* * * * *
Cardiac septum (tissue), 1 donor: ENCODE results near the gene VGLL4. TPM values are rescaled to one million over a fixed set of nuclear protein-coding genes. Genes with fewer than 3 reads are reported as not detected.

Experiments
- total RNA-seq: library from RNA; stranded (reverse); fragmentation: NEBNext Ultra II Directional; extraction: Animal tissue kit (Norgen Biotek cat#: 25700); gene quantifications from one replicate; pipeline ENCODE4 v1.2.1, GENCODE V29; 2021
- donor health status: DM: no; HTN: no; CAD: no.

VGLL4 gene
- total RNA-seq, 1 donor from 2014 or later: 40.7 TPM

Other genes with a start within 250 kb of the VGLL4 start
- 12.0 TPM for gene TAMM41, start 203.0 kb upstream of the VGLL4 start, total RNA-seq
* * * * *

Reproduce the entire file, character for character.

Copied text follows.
Cardiac septum (tissue), 1 donor: ENCODE results near the gene VGLL4. TPM values are rescaled to one million over a fixed set of nuclear protein-coding genes. Genes with fewer than 3 reads are reported as not detected.

Experiments
- total RNA-seq: library from RNA; stranded (reverse); fragmentation: NEBNext Ultra II Directional; extraction: Animal tissue kit (Norgen Biotek cat#: 25700); gene quantifications from one replicate; pipeline ENCODE4 v1.2.1, GENCODE V29; 2021
- donor health status: DM: no; HTN: no; CAD: no.

VGLL4 gene
- total RNA-seq, 1 donor from 2014 or later: 40.7 TPM

Other genes with a start within 250 kb of the VGLL4 start
- 12.0 TPM for gene TAMM41, start 203.0 kb upstream of the VGLL4 start, total RNA-seq